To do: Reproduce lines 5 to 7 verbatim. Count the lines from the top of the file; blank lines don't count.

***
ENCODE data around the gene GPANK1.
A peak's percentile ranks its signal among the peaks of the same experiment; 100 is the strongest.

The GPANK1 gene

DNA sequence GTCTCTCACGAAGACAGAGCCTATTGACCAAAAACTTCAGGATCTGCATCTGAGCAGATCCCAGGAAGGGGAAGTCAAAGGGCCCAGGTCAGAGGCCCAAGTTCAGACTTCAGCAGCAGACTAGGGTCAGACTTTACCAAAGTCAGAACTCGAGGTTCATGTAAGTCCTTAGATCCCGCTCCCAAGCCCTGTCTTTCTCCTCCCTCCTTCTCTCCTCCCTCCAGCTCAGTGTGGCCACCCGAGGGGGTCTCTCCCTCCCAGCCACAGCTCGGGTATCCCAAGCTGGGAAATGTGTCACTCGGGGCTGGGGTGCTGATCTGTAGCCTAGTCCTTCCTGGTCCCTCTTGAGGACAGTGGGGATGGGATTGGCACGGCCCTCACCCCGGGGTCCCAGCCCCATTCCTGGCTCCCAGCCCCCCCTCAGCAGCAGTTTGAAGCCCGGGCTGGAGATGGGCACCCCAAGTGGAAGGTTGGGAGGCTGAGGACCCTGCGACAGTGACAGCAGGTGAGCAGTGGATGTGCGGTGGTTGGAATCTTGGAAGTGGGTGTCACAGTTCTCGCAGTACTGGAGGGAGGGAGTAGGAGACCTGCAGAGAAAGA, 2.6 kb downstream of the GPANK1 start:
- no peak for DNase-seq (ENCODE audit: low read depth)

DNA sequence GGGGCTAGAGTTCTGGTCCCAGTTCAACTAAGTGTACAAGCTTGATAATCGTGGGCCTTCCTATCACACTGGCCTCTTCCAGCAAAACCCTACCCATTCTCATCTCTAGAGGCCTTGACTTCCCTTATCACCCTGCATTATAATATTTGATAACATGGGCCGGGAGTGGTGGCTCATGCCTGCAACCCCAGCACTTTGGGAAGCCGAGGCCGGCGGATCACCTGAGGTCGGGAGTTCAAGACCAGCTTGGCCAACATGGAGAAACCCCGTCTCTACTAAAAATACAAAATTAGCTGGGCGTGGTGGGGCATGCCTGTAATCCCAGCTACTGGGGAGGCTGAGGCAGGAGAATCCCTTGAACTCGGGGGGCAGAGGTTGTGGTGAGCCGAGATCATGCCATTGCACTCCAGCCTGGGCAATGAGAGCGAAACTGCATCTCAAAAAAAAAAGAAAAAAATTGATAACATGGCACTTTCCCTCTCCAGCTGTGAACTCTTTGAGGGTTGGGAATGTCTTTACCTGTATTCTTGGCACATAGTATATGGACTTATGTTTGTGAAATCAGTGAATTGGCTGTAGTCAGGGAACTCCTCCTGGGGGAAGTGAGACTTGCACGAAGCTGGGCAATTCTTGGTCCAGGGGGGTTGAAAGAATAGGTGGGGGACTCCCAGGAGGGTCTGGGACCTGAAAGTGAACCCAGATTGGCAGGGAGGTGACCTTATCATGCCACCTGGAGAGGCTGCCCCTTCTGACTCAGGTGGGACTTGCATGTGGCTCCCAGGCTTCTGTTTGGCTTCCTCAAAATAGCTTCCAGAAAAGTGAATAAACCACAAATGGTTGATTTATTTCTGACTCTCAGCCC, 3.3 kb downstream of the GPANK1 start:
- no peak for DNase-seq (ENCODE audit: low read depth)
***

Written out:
- no peak for DNase-seq (ENCODE audit: low read depth)

DNA sequence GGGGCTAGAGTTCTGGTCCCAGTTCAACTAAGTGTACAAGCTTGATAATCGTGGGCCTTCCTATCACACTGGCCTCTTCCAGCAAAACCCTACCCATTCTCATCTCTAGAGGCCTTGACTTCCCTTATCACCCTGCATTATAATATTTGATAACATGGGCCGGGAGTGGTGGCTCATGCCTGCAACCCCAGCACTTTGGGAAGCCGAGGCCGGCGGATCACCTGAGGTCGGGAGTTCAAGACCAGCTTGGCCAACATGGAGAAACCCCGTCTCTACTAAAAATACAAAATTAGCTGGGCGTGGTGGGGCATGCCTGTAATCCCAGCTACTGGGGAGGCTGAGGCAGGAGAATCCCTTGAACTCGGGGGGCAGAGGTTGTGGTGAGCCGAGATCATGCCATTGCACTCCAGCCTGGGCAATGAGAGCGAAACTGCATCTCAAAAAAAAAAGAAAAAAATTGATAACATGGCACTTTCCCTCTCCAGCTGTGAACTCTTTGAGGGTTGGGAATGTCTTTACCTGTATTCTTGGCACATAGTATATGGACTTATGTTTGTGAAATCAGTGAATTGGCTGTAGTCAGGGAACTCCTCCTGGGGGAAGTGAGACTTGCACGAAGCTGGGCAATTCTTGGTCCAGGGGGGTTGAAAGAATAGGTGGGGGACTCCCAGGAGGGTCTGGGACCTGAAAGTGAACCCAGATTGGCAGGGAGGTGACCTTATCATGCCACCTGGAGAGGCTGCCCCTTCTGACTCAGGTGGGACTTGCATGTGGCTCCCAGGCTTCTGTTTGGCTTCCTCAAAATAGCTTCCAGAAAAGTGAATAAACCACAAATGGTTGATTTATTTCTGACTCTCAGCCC, 3.3 kb downstream of the GPANK1 start:
- no peak for DNase-seq (ENCODE audit: low read depth)